do you mean your sequence has a maximum run length of 3?
Hi Members,
Let $ X_1,.....X_n $be a sequence of independent binary random variables, with each $ X_i $ being equal to 1 with probability $p$. A maximum consecutive subsequence of 1's is called a run. For instance,the sequence
1, 0,1,1,1,0,0,1,1,1,0
has 3 runs. With R equal to the number of runs, find E[R], and Var(R).
How to solve this question?
basically since every string has the same probability, $(1/2)^n$, this is just a very lengthy counting problem.
To get you and idea consider the number of ways to get 1 run.
There will be (n-k+1) ways to get a single length k run and so the total number of single runs is the sum of these which I believe is
$\dfrac {n^2+n} 2$.
The way to count the number of length 2 runs is so complicated it's hard to even come up with a method. Try to imagine how you would do it.
It just gets worse from there.
I don't have an answer for you but some quick googling shows that this is significant enough of a problem to have generated textbooks on it.
That is only true is $p=2^{-1}$
Lets consider the example: the sequence 1, 0,1,1,1,0,0,1,1,1,0 has 3 runs.
The string length is eleven is that particular string occurs with probability $p^7(1-p)^4$
In strings of length eleven, $R=0,~1,~\cdots,~6$
In a string of length $n$ then $R=0,~1,~\cdots,~\left\lceil {\dfrac{n}{2}} \right\rceil $
Hi romsek,
I am providing you the answer given by the author of the book for expected value of Runs.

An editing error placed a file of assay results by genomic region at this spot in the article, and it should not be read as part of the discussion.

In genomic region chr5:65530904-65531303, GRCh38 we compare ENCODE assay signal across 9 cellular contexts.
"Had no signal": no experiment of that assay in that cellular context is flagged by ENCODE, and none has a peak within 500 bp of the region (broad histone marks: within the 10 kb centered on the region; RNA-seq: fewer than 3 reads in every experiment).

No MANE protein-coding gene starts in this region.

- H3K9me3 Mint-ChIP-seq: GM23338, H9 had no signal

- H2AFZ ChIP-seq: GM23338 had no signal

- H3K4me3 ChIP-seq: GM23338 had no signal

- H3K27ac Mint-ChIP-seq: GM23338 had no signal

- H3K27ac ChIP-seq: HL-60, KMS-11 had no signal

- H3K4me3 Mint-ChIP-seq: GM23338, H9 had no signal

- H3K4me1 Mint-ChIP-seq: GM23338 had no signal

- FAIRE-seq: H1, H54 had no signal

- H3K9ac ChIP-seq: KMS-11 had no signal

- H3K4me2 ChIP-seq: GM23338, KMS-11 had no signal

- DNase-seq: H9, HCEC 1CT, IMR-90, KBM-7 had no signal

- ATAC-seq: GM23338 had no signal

If, for I = 1,...,n, we let $ I_i $ equal 1 if a run begins at the data value $X_i$, and let it equal 0 otherwise, then
R = $\displaystyle\sum_{i=1}^n I_i $
Because
E[$I_i$] =P{$X_i $ =1} = p
E[$I_i$] =P{$X_i$ = 0,$ X_i$ = 1} =p(1-p) for$ i\geq 1$
It follows that
E[R] =$ \displaystyle\sum_{i=1}^n E[I_i] $ = p+ ( n - 1) p(1 - p)
Did you get any clue to compute Var(R) ?
Hi,
Your method to compute the Var(R) is correct. But I have not checked out your algebra.While I start to do that, have a look at the answer provided by the author.
To compute Var(R) suppose that n 2 and again use the represeation of Equation R= to obtain
Var(R)=
Because is a Bernoulli random variable, we have
Further, it is easy to see that and are independent when i <j-1 implying that
Cov( )=0, i< j-1
Moreover,as =0
Can You explain this step?I didn't understand how does negative sign arise on R.H.S.?
Hence, when n 2 we obtain
Var(R)=
=p(1-p)+(n-1)p(1-p)[1-p(1-p)] -2 (1-p)- 2(n-2) Here, last two terms are negative, can you explain me, how?
Hi,
Better solution than mine. What I was missing was the fact that $I_i$ and $I_j$ are independent for $i<j-1$. For your questions, note again $I_iI_{i+1}$ is identically 0. So $E(I_iI_{i+1})=0$ and so the covariance is $cov(I_iI_{i+1})=E(I_iI_{i+1})-E(I_i)E(I_{i+1})=-E(I_i)E(I_{i+1})<0$
This then makes the 3rd and 4th terms negative. Of course the complete variance is non-negative.